Healthy Conservatoires aims to support environments that promote and enhance the health and wellbeing of performing artists, enabling them to achieve their full potential and to build healthy and sustainable careers.

Musicians have long called for better prevention, treatment and support for playing-related physical and psychological problems. In 2010, Conservatoires UK (CUK) initiated a series of town hall meetings to explore how to address these issues. This led, in 2013, to our successful bid to the Arts and Humanities Research Council (AHRC) for Musical Impact, a project investigating the physical and mental demands of making music.

Musical Impact was the first research collaboration among CUK institutions and drew on our combined networks of musicians, researchers and health professionals, in partnership with the Association of British Orchestras (ABO), Musicians’ Union, British Association for Performing Arts Medicine (BAPAM), and the International Health Humanities Network. The project confirmed the need for radical change in the way that musicians’ health is safeguarded and how musicians are trained to look after their health and wellbeing.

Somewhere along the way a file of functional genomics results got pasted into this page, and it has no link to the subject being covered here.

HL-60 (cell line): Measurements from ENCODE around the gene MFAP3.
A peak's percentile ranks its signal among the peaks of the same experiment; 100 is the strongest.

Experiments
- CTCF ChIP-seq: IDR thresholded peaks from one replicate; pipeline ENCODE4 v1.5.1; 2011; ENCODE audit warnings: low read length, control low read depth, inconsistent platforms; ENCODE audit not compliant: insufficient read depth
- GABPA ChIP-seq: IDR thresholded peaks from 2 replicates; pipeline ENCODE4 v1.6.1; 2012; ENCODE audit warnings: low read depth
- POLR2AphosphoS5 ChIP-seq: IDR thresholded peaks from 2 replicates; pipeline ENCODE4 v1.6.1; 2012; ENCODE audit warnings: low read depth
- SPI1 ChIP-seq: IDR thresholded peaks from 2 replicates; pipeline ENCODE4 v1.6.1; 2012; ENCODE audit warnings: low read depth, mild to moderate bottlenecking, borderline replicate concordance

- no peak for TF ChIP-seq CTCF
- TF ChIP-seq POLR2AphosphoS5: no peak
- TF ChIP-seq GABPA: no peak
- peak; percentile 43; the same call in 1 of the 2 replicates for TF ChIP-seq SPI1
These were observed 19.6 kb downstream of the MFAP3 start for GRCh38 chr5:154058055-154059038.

In response, the Musical Impact team constituted Healthy Conservatoires in 2015. Our Network now includes over 200 members from among CUK staff and students, plus members from the UK performing arts sector as well as over 100 conservatoires, schools and universities internationally.

Healthy Conservatoires aims to inspire the creation of educational and professional environments that promote health and wellbeing. The Network provides a forum where members can engage with innovation and evidence-informed practice, as well as access peer support in creating and maintaining healthy conditions for studying and working.

Guiding Principles


Wellbeing Framework


Steering Group

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